It was tough to go to school. It was hard to show up. Each day, I had to try and find a way to save my face. I had to try and create an image to protect me. I had to hide behind a mask throughout much of my childhood and my teenage years. In fairness, I based this math and my subconscious predictions in my young adulthood too.
I never felt comfortable in crowds. I was always in fear of something publicly going wrong. I was afraid I would be the one in the middle and everyone around me would laugh or point and shame me the same way I would shame myself. This is where my social anxiety comes from. This is also where my trained opinions came from. I trace this to the root of my behavior in certain instances. This is why I reacted in certain ways. This is where bias is born and expectations come from.

My young friend related to this because although my young friend and I are more than two decades apart in age, the emotional outcome was similar, if not the same.
I have news for you, I said. I learned the truth is I will never be that kid in school again. I informed my young friend that I will literally never be in a classroom again. And if I am, it won’t ever be the same class with the same teacher and the same students. I will never be that age again. Literally none of that will ever happen to me again.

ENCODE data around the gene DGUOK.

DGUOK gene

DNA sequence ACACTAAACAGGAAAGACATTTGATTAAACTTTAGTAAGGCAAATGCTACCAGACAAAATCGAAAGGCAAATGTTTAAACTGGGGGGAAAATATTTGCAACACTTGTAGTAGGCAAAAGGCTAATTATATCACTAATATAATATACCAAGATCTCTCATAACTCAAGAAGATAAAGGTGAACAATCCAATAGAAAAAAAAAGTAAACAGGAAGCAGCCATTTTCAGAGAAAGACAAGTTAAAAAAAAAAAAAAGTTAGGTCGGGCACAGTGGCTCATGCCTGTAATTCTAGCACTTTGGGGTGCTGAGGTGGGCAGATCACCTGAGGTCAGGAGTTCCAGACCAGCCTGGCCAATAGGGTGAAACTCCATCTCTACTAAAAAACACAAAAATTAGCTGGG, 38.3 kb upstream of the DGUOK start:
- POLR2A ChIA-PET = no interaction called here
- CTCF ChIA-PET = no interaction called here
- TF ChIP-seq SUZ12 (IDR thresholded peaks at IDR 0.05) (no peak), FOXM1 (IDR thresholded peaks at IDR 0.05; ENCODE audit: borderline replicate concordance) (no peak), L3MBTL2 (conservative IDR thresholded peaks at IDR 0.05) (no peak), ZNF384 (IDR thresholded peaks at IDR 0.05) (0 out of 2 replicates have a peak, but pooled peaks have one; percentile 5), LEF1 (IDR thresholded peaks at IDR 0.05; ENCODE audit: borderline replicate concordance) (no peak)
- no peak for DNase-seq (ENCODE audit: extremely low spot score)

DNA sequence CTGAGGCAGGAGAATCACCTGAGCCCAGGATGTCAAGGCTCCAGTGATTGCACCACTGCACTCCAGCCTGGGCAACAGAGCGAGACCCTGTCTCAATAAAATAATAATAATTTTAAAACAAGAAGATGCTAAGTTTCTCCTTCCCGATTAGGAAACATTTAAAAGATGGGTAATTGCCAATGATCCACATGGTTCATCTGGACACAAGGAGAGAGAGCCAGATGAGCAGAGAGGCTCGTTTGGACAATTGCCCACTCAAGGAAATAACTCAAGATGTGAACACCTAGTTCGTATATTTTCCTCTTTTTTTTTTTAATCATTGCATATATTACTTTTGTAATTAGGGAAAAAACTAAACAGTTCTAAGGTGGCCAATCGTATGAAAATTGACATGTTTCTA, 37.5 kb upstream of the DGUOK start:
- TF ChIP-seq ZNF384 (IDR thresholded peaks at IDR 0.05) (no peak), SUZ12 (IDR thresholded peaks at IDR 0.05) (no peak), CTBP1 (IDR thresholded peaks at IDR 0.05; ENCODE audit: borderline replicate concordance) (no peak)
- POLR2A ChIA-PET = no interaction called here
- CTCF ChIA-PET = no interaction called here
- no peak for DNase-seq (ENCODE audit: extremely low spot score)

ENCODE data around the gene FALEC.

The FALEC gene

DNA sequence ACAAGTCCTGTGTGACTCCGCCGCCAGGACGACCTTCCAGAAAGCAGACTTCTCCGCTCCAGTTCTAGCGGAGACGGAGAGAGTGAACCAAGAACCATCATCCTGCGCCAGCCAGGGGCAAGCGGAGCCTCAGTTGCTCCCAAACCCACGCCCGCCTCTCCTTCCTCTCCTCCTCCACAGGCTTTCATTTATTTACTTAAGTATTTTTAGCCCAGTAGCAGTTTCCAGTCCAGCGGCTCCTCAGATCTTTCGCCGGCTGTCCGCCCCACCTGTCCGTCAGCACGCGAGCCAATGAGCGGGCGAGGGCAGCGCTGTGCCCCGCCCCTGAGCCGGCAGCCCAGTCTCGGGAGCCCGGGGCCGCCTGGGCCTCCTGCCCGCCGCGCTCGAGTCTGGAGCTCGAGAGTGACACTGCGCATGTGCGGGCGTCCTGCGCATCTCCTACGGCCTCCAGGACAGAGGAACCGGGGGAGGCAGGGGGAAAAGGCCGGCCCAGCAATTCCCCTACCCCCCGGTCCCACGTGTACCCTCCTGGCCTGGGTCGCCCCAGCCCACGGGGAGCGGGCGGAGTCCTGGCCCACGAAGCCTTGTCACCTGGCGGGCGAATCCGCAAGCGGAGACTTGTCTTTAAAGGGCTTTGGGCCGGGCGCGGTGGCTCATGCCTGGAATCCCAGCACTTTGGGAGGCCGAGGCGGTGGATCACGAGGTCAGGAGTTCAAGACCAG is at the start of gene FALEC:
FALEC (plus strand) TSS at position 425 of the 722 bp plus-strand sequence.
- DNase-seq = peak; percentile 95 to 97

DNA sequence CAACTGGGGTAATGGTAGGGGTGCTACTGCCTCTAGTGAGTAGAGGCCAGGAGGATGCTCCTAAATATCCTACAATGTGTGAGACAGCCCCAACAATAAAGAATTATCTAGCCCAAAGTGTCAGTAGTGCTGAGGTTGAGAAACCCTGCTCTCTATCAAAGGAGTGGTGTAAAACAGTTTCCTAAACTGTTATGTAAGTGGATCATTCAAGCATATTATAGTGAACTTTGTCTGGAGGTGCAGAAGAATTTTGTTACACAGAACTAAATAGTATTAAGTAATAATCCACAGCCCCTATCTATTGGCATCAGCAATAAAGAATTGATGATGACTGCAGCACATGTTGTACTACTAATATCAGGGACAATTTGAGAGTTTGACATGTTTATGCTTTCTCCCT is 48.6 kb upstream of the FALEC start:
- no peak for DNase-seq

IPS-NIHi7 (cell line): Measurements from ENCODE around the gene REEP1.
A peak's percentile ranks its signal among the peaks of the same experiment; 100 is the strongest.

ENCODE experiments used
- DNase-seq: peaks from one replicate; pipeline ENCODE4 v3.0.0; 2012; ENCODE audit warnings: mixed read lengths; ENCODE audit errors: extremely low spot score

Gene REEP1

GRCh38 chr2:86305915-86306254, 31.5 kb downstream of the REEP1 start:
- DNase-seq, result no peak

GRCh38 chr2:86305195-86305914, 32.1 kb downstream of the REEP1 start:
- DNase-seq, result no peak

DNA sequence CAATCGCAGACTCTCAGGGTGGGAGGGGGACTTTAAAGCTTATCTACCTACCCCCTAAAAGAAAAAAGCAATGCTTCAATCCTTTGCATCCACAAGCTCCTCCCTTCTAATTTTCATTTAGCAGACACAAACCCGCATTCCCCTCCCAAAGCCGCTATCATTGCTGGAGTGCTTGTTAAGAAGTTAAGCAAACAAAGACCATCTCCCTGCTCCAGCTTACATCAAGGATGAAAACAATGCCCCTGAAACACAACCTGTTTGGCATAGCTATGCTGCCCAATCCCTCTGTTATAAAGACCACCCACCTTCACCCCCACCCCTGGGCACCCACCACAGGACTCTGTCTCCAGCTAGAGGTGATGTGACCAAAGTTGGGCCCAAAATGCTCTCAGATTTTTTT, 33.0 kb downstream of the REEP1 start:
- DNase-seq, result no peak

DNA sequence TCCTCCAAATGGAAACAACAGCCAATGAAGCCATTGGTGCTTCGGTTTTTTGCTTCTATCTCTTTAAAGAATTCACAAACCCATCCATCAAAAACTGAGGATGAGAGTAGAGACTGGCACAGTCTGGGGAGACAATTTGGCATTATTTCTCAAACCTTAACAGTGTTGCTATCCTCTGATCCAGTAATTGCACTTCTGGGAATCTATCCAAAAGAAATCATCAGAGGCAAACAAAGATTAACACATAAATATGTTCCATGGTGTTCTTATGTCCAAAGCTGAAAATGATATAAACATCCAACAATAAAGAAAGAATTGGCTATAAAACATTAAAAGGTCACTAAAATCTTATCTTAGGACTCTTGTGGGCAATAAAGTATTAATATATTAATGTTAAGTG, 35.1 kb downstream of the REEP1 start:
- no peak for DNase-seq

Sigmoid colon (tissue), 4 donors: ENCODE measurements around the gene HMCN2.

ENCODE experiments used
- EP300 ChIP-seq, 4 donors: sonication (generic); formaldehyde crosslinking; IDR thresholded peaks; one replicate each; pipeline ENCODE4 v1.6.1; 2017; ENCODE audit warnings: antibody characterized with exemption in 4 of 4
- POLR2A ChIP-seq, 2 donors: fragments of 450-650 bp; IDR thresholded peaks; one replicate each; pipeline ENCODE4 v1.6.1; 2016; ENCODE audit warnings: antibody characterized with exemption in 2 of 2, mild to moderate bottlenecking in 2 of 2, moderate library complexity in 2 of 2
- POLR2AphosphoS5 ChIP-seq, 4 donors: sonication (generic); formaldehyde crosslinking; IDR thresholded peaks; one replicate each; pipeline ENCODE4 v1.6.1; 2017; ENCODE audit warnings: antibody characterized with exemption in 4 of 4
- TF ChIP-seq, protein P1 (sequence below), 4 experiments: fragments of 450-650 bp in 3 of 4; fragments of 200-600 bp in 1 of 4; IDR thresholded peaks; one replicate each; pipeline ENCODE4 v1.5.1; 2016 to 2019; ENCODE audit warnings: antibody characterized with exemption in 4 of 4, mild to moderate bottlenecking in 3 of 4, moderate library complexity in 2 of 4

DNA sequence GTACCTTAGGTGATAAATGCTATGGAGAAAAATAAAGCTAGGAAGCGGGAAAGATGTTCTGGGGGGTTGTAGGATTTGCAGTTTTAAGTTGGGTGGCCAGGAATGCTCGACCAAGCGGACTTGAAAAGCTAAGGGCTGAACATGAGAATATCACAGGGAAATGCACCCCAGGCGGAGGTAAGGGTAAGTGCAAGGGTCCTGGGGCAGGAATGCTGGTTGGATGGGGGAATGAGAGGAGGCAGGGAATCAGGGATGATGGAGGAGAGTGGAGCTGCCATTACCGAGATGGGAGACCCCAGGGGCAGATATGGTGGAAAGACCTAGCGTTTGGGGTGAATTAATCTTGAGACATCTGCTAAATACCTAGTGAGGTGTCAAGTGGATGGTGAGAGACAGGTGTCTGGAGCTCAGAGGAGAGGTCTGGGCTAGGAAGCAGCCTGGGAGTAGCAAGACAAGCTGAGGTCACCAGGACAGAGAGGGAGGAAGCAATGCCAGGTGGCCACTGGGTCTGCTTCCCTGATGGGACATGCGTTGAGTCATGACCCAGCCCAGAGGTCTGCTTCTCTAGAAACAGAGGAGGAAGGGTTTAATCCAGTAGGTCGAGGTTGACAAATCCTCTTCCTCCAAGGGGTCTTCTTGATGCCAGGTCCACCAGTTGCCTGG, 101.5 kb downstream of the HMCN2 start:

I will never see the people that treated me this way again either, which means it is safe now. This means I can let go of the shame I felt and the guilt I held for not being the person I wished I could have been.

First and foremost, I learned that my memory is not always so honest. I learned that my memory is shaded by my perception.
I relate this to seeing the world through a pair of shaded eyeglasses, which alters my interpretation.